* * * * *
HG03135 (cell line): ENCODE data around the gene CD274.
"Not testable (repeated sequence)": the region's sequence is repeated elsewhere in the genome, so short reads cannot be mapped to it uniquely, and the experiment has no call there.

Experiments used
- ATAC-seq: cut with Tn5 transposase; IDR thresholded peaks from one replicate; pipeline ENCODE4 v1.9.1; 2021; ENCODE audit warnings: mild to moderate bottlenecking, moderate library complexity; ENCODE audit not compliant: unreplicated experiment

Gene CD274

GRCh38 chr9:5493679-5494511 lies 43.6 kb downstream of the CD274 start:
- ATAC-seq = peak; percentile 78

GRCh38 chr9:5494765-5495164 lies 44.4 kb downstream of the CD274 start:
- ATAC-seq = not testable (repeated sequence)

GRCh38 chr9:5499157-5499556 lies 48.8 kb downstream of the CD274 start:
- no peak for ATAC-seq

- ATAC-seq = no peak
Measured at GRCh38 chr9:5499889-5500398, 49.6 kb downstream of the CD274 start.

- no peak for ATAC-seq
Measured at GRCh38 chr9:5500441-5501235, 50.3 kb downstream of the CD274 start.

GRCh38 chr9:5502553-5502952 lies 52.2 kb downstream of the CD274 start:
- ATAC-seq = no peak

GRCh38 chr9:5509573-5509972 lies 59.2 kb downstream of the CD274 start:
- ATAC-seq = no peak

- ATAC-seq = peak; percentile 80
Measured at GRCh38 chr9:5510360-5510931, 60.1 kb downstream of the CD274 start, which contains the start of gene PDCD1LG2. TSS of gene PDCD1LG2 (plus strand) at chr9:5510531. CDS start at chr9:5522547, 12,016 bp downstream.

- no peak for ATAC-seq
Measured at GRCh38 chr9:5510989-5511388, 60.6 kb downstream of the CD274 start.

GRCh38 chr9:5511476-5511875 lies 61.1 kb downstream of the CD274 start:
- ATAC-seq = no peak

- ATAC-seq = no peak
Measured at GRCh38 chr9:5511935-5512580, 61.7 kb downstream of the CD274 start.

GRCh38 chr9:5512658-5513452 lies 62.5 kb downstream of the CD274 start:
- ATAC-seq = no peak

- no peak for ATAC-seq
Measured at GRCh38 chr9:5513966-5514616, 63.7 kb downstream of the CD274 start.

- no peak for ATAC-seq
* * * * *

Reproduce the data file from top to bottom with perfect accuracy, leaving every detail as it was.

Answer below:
HG03135 (cell line): ENCODE data around the gene CD274.
"Not testable (repeated sequence)": the region's sequence is repeated elsewhere in the genome, so short reads cannot be mapped to it uniquely, and the experiment has no call there.

Experiments used
- ATAC-seq: cut with Tn5 transposase; IDR thresholded peaks from one replicate; pipeline ENCODE4 v1.9.1; 2021; ENCODE audit warnings: mild to moderate bottlenecking, moderate library complexity; ENCODE audit not compliant: unreplicated experiment

Gene CD274

GRCh38 chr9:5493679-5494511 lies 43.6 kb downstream of the CD274 start:
- ATAC-seq = peak; percentile 78

GRCh38 chr9:5494765-5495164 lies 44.4 kb downstream of the CD274 start:
- ATAC-seq = not testable (repeated sequence)

GRCh38 chr9:5499157-5499556 lies 48.8 kb downstream of the CD274 start:
- no peak for ATAC-seq

- ATAC-seq = no peak
Measured at GRCh38 chr9:5499889-5500398, 49.6 kb downstream of the CD274 start.

- no peak for ATAC-seq
Measured at GRCh38 chr9:5500441-5501235, 50.3 kb downstream of the CD274 start.

GRCh38 chr9:5502553-5502952 lies 52.2 kb downstream of the CD274 start:
- ATAC-seq = no peak

GRCh38 chr9:5509573-5509972 lies 59.2 kb downstream of the CD274 start:
- ATAC-seq = no peak

- ATAC-seq = peak; percentile 80
Measured at GRCh38 chr9:5510360-5510931, 60.1 kb downstream of the CD274 start, which contains the start of gene PDCD1LG2. TSS of gene PDCD1LG2 (plus strand) at chr9:5510531. CDS start at chr9:5522547, 12,016 bp downstream.

- no peak for ATAC-seq
Measured at GRCh38 chr9:5510989-5511388, 60.6 kb downstream of the CD274 start.

GRCh38 chr9:5511476-5511875 lies 61.1 kb downstream of the CD274 start:
- ATAC-seq = no peak

- ATAC-seq = no peak
Measured at GRCh38 chr9:5511935-5512580, 61.7 kb downstream of the CD274 start.

GRCh38 chr9:5512658-5513452 lies 62.5 kb downstream of the CD274 start:
- ATAC-seq = no peak

- no peak for ATAC-seq
Measured at GRCh38 chr9:5513966-5514616, 63.7 kb downstream of the CD274 start.

- no peak for ATAC-seq